Bayesian Predictive Synthesis: Forecast Calibration and Combination

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2017

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Abstract

The combination of forecast densities, whether they result from a set of models,

a group of consulted experts, or other sources, is becoming increasingly important

in the fields of economics, policy, and finance, among others. Requiring methodology

that goes beyond standard Bayesian model uncertainty and model mixing -

with its well-known limitations based on a clearly proscribed theoretical basis - multiple

`density combination' methods have been proposed. While some proposals have

demonstrated empirical success, most apparently lack a core philosophical and theoretical

foundation. Interesting recent examples generalize the common `linear opinion

pool' with

flexible mixing weights that depend on the forecast variable itself -

i.e., outcome-dependent mixing. This dissertation takes a foundational subjective

Bayesian perspective in order to show that such a density combination scheme is

in fact justified as one example of Bayesian agent opinion analysis, or `predictive

synthesis'. This logically coherent framework clearly delineates the underlying assumptions

as well as the theoretical constraints and limitations of many combination

`rules', defining a broad class of Bayesian models for the general problem. A number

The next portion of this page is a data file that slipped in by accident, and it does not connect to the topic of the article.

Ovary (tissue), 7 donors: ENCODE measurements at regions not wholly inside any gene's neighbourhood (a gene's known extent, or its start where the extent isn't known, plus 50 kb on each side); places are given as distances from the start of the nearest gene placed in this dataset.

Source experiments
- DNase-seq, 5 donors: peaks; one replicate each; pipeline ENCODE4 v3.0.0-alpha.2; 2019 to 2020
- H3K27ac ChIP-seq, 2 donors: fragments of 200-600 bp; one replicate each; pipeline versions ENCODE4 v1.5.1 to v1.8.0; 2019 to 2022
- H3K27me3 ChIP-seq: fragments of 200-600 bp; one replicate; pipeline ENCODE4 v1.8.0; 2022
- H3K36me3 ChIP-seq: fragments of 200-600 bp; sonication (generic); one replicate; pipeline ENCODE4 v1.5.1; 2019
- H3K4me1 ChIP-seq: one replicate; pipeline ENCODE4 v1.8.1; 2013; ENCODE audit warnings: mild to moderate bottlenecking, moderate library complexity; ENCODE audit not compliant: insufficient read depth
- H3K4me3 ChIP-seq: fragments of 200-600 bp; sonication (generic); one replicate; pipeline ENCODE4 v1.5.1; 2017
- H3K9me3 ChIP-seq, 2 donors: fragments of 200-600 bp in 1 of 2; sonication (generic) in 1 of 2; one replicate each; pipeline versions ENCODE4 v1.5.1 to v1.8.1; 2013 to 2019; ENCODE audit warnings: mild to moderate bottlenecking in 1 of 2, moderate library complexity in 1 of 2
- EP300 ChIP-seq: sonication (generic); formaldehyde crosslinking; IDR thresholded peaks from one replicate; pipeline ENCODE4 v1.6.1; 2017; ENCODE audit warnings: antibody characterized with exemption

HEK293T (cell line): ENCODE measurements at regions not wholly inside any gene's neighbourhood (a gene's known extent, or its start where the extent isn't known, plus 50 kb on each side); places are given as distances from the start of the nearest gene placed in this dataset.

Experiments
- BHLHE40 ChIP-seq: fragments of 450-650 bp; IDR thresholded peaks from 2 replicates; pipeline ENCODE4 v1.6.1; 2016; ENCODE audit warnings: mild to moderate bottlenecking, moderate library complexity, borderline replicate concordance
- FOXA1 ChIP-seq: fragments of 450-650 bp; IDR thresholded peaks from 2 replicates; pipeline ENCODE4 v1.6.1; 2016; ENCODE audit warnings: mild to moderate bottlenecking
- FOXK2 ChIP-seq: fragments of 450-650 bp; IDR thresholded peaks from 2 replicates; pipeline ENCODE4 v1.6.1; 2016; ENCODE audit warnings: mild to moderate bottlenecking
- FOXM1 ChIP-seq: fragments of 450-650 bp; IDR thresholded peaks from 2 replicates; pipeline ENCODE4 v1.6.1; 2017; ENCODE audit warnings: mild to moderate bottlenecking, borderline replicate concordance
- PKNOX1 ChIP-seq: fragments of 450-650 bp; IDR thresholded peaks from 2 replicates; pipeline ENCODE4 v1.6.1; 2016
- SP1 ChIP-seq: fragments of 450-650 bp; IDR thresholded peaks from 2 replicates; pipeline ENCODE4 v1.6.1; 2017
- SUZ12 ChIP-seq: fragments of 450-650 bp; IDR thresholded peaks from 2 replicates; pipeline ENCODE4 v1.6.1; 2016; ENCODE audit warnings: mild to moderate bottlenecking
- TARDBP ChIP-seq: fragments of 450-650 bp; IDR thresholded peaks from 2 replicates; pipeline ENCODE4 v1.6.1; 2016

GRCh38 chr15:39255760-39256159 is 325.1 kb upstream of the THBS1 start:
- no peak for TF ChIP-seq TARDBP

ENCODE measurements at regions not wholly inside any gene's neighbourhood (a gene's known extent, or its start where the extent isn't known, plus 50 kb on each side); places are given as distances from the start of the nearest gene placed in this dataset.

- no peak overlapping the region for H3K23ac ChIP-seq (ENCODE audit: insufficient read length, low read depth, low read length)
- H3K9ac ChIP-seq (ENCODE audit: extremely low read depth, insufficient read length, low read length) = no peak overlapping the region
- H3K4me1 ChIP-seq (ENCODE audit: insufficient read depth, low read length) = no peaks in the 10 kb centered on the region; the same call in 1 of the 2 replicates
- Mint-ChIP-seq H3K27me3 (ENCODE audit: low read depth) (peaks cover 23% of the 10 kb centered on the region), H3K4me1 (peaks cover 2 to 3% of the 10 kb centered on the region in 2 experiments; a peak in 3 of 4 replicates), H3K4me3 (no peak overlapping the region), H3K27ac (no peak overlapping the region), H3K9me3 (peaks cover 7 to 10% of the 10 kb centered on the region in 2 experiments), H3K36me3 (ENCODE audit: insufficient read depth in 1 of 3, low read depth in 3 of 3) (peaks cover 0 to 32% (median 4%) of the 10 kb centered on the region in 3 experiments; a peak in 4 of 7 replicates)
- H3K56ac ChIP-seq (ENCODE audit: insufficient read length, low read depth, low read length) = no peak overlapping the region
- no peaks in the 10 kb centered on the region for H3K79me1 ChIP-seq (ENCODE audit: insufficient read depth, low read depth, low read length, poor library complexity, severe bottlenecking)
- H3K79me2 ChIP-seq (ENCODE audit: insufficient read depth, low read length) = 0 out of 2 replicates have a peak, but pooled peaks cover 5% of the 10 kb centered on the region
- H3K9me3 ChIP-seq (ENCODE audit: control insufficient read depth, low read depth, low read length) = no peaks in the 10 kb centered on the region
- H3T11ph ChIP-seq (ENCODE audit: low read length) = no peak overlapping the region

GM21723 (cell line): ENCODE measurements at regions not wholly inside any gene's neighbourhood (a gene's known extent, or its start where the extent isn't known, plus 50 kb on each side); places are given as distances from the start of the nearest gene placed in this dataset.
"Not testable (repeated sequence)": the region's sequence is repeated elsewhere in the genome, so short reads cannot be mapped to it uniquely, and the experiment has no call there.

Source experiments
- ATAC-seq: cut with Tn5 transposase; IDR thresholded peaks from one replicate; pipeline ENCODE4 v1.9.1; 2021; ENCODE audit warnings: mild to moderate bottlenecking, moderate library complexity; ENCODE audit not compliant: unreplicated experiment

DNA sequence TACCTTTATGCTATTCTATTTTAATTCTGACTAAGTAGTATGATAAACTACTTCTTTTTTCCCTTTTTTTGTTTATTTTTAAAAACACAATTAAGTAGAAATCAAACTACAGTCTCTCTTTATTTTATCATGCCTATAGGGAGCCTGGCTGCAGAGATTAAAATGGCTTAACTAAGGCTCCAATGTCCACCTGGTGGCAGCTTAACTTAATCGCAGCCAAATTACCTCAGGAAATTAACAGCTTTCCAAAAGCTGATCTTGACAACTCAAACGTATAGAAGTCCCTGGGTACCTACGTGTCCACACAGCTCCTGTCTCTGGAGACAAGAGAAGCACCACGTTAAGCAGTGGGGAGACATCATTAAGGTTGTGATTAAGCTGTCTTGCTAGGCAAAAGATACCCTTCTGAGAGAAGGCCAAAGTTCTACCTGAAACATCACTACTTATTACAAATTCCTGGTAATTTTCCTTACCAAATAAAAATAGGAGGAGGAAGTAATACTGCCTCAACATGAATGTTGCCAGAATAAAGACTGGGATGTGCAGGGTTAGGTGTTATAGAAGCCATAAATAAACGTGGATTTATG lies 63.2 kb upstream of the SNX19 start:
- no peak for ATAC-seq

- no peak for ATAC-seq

of examples, including applications to sets of predictive densities for foreign exchange

and United States inflation time series data, provide illustrations.

Chapters 1-2 introduce and describe the ideas involved in Bayesian predictive

synthesis (BPS) as a method of subjective analysis. Chapters 3-4 describe different

possible formulations of outcome-dependent mixing. Chapter 5 places the analysis into a time series context and covers relevant inference techniques. Chapters 6 and 7

apply the time series analysis to euro currency forecasts and United States inflation

data. Chapter 8 concludes.

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Johnson, Matthew Chase (2017). Bayesian Predictive Synthesis: Forecast Calibration and Combination. Dissertation, Duke University. Retrieved from https://hdl.handle.net/10161/16319.

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